How to quote this text:

Requena, G., 2011. The bohemian cyborg apartment, V!RUS, [online] June 5. Available at: <> [Accessed dd Month yyyy].

Architect and Master in Architecture and Urbanism, director of the Guto Requena Studio, he studies cyberculture and the impact of new technologies on design and housing space.


“Bohemian Cyborg” is a refurbishment project developed to an apartment in São Paulo, which takes concepts from virtuality and allows its dwellers to become project's co-designers as they participate in the transformation and customization of spaces according to their needs. We assume that families and also their habits have changed. Therefore, their living spaces must follow these changes.

Key words:

flexibility, interaction, affective memory, re-use, cyberculture.

The Bohemian Cyborg APARTMENT

In its conception the Bohemian Cyborg project makes use of concepts such as virtuality and allows its resident to become, in some levels, co-designer of the project, in the generation of a home in which walls and furniture can dislocate, customizing rooms and transforming the space, in an interactive design. The trend in the relationship between architecture, design and numeric technology seems to be moving in the direction of mutating buildings and interactive rooms. If families are changing, and their habits are changing, the space where they live should definitely follow such changes.

This project, located in a historical quarter in front of Paulista Avenue in Sao Paulo, Brazil, is part of the master research called “Hybrid Habitation: Interactivity and Experience in Cyberculture Era” (check it out at: developed between 2003 and 2007 at the University of Sao Paulo, at research group Nomads – Center for Interactive Living Studies (

The 1970 apartment’s original 80 m2 plan represented a traditional spatial configuration based on the classic French tripartition from the century XIX (Social, Private and Service), splitting into isolated rooms and with two different entries: employer and employees. The property was completely abandoned, with numerous leaks, humidity and electrical issues.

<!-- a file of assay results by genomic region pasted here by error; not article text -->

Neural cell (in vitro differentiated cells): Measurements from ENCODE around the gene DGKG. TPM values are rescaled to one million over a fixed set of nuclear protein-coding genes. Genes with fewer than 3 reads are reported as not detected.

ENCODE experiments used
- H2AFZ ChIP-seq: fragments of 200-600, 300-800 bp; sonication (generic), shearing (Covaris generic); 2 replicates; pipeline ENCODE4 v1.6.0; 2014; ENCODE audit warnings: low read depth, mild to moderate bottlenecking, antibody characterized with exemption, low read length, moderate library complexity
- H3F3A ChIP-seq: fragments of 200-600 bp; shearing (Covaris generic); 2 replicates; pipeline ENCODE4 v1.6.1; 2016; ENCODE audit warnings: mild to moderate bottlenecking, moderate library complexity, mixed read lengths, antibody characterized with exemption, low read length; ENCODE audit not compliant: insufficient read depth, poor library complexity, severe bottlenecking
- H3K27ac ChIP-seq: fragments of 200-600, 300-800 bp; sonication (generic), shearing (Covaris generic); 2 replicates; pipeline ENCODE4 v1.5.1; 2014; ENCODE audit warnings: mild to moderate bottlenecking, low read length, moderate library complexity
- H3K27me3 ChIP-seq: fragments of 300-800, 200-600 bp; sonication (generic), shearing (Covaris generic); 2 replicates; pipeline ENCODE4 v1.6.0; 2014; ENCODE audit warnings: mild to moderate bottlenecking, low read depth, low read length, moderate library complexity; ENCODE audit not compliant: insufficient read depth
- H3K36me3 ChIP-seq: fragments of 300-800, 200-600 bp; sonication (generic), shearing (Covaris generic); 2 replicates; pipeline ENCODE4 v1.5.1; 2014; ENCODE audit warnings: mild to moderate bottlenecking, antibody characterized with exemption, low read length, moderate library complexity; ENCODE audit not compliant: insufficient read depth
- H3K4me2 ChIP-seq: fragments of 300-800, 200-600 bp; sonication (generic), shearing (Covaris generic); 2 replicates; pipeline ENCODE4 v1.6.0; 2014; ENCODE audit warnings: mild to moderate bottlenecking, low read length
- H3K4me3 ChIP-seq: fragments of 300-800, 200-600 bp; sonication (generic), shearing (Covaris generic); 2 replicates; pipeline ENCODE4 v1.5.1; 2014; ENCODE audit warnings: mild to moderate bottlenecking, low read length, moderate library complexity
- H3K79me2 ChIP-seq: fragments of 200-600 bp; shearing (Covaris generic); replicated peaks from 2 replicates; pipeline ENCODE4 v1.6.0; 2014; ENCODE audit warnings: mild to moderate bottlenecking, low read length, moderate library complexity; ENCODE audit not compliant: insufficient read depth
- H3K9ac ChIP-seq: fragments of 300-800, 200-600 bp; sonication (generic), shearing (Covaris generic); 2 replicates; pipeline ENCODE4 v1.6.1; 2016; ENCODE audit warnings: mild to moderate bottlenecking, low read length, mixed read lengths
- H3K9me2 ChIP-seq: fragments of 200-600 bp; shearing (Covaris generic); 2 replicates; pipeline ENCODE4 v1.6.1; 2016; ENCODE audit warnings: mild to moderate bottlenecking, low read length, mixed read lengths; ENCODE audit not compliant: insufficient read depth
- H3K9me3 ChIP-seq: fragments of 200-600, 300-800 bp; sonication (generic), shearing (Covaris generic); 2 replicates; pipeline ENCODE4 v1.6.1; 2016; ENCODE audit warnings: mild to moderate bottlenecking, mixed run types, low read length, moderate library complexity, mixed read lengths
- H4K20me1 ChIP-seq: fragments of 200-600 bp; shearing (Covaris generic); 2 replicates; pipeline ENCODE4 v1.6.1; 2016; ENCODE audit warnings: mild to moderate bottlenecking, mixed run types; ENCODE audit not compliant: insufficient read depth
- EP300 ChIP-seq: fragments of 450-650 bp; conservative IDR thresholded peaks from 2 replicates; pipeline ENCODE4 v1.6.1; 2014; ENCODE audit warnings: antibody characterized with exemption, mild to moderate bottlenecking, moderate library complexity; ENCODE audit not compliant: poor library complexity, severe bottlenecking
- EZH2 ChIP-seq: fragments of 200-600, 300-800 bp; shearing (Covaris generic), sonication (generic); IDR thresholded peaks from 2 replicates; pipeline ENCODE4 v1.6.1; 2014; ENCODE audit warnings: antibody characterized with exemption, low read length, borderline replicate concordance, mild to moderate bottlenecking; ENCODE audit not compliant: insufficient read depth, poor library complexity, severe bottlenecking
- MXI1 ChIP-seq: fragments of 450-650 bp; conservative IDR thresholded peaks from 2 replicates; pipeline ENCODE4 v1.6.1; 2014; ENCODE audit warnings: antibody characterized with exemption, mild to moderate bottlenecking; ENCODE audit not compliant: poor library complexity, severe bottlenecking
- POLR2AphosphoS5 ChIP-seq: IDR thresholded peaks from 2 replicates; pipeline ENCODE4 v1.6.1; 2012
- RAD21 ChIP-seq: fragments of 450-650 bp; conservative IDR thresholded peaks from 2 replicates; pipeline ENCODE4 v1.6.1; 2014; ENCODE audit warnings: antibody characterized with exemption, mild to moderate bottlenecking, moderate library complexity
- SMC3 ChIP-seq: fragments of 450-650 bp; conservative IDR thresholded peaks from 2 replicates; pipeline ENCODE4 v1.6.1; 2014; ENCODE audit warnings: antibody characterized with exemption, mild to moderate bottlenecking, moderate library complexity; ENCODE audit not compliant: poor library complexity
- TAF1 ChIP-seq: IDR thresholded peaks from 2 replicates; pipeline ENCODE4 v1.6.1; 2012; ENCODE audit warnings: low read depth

After getting rid of all windows and doors, electrical and water connections of the property, we built an empty space, organized around an interactive cube. The cube is composed by translucent curtains, hiding all the water connections of the apartment: bathroom, kitchen and laundry room. This new flexible space holds now more than 10 different configurations like home, a design office, an art gallery or a perfect place for parties.

With an incredible tiny budget, we had to create unusual solutions like the yellow plastic salad bowl bought in a 99 cent store to be used as a sink at the yellow bathroom. Other example is the unique white sink called Narcissus, made from an abandoned gas barrel cut and inversed to hold the hydraulic and an inside mirror.

The furniture was thought out to support all the different possible activities in this mutating space, giving support to the flexibility needed. That way, all furniture equipped with castors (wheels) can regroup and be moved around the space. The apartment is not organized through stagnant and monofunctional rooms, such as bedroom, living room or kitchen, but through its potential activities, like sleeping, working, eating, making love, hygiene and laundry.

As we know the future of design will be truly based in less ambiental impact and that is also one of the goals of our studio project process. We also believe in spaces filled with identity and memory. For the Bohemian Cyborg project we looked deep in to my mother and grandmother oldest cabinets and closets searching for family objects. These memory pieces are all over the apartment now.

Our vision of what constitutes the human being goes through profound changes, at a moment of convergence between the organic and the technological. The man, in this condition brought by cyberculture, reframes his senses and his body is now a mix of physical and virtual, incorporating different technological prosthesis, neural networks, artificial life and robotics. Genetic engineering, new procreation techniques, transgenic organisms, genetic improvement, genome mapping and cloning are some examples of our biological controlling era, which turns the man into a hybrid between nature and technology.

Individuals increasingly equip themselves and are provided with autonomy from the physical space through the use of telemetric networks and the increase of wireless zones in urban centres. New behaviours remind us that we are facing an enhancement of long distance communication associated with mobility and emphasized individuality, which were unheard of until recently. It is clear that introduced in this communication environment, a new consumer profile is defined, more naturalized with digital technology and increasingly able to establish an ongoing dialogue with machines. We're changing from a culture of sensibility from the reader, viewer and spectator, to a culture of user and interactor. This is a key concept to understand who is this cyborg resident.


Architect: Guto Requena